Antique Chandeliers

Antique Chandeliers

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    A Guide to Antique Chandeliers

    By Frances Allen


    Antique chandeliers are a good way to add a sense of old world grace and charm to any living space. This antiquarian light source is also a good way to express one’s vintage sensibilities.


    When shopping for your antique chandelier there are several different types to keep in mind: candle, crystal, wrought iron, brass, and antler. The most popular type of chandelier purchased today is the crystal chandelier. It is a good idea to familiarize yourself with the time period and history of chandeliers, as styles will vary from decade to decade. For instance, there are Victorian, Art Deco, Art Nouveau, French, Rococo, and Baroque antique styles. There are a variety of ways to find the perfect style that is right for you. On top of going to any antique dealer specializing in light fixtures, you can also find some pretty good deals on ebay, although you should judge by age and size whether you would want such an item shipped over a long distance. Also, be wary of the materials that some older antique chandeliers may contain, as at one time, they were made with mercury and lead metal amalgams. Most of the time, the seller may know a little bit about the history of the fixture, but researching this information for yourself will assist you in making an educated and safe purchase.


    The amount of space that your new antique chandelier will occupy, as well as the mood you are going for should be taken into consideration. A large crystal chandelier is typically hung in foyers or dining rooms, but will not look as good hung in bedrooms due to the limited amount of space available most of the time, however this is not always the case. Antique chandeliers that are not as elaborate, such as the Adam Style Chandelier, which is a popular neo – classical English design, can be hung in almost any room of the house due to it’s minimal design. Smaller antique chandeliers, chandelettes, or sconces also complement living rooms and hallways very well.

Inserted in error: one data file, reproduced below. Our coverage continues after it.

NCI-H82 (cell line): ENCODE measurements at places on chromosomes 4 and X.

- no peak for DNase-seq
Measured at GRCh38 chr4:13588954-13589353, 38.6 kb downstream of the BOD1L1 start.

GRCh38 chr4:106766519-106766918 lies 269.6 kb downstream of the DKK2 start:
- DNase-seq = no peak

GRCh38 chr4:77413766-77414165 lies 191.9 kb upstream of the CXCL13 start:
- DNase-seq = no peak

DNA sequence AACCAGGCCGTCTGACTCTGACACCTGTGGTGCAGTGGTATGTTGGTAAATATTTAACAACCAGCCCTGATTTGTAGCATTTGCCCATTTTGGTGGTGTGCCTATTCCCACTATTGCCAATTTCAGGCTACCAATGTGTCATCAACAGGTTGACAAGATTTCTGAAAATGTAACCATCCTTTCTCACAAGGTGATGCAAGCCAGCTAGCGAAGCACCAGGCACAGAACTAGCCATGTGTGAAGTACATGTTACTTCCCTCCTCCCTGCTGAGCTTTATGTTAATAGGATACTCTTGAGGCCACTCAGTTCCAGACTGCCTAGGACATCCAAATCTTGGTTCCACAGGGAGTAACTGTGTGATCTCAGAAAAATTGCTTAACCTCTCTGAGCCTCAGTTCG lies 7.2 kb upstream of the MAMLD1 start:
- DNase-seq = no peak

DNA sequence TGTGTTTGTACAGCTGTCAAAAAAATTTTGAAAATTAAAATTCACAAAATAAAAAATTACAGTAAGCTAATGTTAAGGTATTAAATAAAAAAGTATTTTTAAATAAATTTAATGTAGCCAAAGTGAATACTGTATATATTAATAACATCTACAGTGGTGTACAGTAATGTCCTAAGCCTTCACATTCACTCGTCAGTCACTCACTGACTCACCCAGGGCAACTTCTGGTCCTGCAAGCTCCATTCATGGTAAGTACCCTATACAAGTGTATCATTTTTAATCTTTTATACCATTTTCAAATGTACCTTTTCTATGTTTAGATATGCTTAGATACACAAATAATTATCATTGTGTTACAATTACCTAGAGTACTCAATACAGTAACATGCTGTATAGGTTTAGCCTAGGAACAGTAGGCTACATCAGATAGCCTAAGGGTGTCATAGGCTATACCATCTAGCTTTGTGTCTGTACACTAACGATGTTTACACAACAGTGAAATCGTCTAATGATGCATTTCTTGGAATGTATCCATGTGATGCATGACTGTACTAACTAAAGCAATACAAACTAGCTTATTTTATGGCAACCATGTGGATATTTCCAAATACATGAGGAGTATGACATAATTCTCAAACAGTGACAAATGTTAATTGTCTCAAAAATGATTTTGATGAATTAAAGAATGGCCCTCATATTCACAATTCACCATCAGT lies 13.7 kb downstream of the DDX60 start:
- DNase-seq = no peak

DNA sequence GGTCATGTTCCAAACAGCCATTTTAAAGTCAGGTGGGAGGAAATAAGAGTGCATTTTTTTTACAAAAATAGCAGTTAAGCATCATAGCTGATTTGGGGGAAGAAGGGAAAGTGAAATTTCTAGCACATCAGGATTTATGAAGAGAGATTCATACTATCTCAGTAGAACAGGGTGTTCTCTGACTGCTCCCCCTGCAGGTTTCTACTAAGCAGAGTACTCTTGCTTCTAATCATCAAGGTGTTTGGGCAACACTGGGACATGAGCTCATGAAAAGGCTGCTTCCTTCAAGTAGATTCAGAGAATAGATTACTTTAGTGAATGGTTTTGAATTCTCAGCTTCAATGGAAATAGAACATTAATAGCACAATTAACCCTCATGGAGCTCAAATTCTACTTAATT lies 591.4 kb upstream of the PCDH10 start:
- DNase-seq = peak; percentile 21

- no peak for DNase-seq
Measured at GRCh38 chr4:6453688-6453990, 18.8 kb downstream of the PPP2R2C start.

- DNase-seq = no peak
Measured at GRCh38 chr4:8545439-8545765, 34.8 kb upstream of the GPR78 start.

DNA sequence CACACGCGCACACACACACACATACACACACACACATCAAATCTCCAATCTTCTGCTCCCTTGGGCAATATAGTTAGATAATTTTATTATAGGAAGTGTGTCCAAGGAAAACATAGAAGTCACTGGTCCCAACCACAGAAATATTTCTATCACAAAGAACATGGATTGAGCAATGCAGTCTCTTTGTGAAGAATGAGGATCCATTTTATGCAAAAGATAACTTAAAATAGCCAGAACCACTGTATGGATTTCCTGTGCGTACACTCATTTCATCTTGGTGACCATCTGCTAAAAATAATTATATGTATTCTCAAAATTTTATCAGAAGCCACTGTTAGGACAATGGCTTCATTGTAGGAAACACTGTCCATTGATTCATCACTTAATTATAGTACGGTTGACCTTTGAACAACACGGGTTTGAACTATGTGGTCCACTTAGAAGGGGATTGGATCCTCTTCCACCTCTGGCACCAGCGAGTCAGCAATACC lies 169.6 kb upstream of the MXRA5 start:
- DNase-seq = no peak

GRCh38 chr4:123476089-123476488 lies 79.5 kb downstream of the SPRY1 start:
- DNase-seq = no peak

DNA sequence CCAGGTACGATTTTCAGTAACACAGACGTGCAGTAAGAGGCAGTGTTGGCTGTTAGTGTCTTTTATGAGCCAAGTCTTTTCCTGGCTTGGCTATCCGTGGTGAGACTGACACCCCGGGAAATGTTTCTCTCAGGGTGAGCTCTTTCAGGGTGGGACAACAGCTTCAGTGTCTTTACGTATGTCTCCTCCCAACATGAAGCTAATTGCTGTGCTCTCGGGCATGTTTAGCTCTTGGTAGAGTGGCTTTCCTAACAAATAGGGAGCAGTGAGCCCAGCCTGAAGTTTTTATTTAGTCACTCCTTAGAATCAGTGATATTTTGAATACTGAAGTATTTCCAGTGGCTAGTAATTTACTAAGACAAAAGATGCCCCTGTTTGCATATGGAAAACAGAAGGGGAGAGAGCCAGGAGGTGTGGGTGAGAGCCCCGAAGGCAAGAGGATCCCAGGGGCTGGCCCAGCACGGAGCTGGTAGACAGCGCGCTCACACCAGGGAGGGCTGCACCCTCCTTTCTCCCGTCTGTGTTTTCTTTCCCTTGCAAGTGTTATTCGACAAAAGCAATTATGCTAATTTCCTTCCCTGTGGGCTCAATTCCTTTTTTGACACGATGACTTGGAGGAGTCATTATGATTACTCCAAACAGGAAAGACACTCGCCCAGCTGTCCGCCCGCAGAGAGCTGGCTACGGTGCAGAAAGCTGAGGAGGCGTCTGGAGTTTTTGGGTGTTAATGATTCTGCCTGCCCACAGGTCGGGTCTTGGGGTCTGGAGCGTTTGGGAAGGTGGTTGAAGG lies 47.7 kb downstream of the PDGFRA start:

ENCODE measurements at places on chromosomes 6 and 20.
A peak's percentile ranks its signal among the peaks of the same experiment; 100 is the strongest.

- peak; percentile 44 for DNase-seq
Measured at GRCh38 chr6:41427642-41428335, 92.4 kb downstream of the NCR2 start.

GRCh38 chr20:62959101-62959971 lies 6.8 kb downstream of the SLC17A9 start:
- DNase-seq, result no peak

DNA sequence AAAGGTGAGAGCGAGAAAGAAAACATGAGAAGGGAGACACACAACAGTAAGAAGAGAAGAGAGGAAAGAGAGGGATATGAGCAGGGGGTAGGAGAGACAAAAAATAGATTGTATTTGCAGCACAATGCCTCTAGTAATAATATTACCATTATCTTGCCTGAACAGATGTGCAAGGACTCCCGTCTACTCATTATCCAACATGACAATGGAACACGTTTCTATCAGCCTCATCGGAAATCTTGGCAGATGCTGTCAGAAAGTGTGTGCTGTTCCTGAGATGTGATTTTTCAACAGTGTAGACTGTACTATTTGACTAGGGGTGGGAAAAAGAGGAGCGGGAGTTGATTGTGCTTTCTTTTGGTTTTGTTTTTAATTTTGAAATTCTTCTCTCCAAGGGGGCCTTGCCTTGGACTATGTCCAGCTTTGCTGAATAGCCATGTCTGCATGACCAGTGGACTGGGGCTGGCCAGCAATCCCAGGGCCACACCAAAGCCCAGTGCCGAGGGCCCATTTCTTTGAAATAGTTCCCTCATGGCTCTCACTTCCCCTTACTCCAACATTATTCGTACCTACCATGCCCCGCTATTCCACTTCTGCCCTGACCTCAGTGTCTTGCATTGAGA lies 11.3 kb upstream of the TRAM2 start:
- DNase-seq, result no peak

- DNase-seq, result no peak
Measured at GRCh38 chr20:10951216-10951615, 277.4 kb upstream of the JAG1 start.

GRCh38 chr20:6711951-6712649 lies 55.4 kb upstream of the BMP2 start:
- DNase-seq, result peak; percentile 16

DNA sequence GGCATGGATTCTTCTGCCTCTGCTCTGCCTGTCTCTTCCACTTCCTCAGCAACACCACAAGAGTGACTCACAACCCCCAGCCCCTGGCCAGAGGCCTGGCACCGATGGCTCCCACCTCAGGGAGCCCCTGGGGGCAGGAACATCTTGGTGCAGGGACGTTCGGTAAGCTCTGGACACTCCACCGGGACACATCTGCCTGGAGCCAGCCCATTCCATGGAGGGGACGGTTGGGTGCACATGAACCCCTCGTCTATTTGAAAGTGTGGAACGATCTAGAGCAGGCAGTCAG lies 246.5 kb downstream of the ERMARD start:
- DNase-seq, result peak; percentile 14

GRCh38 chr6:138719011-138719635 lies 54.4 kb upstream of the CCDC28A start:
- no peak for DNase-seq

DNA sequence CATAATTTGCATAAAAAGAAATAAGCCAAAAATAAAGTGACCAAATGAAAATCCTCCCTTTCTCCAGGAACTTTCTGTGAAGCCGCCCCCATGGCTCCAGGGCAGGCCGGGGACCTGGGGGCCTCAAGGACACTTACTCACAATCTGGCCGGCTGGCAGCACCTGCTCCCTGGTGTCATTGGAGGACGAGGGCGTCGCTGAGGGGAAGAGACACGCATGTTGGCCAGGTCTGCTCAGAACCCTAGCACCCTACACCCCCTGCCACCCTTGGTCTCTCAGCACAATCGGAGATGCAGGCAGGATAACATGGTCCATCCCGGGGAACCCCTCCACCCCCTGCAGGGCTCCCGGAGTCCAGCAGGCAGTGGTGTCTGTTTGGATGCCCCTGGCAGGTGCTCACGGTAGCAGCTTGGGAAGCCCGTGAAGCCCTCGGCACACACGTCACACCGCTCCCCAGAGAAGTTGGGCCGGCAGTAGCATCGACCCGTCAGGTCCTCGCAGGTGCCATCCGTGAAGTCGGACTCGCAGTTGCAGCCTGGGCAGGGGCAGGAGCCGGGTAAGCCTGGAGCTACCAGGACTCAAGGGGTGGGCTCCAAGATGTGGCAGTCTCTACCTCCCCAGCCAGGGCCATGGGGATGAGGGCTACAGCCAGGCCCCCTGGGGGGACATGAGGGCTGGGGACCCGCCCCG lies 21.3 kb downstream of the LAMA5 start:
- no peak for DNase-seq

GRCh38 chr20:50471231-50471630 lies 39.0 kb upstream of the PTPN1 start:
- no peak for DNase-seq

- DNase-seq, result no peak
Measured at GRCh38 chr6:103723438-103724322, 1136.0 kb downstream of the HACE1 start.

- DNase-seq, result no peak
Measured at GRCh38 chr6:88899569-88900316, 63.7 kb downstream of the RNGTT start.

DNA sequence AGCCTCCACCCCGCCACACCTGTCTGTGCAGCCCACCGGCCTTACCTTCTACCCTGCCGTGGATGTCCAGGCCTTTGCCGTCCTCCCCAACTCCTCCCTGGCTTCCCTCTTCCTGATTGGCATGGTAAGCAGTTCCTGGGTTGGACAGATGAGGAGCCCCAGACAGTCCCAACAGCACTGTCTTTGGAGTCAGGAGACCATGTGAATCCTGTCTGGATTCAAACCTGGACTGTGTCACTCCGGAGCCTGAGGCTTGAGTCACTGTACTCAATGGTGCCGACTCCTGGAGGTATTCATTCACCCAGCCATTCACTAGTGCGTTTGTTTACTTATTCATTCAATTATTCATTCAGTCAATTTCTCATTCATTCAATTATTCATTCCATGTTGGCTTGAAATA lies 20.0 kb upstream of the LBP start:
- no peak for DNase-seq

Maintenance for your chandelier is very important. The difficulty of this will vary from piece to piece. Let’s say you have purchased a Neo- Baroque Second Empire French chandelier and it weighs two tons. It would be much better to hire a restoration specialist to clean this particularly large and valuable fixture. Otherwise, cleaning a reasonably sized crystal chandelier is not too difficult when done carefully. Antique chandeliers that are not too dirty can be cleaned either by taking off each crystal individually and cleaning them, or leaving the crystals on. Before you take the crystals off, creating an illustration with which to reference where the crystals are to go when you are to them back on, would be helpful.

    A chandelier that is not too dirty can be cleaned using a clean cotton cloth and water of mild, but not hot temperature. Mix a cleaning solution of distilled water and alcohol. Distilled water is preferable because there it dose not contain mineral matter that will leave streaks behind. Likewise, the alcohol will not only clean, but also evaporate quickly leaving no unwanted residue behind. Using chemical cleansers will degrade the finish of your chandelier and should be avoided. 

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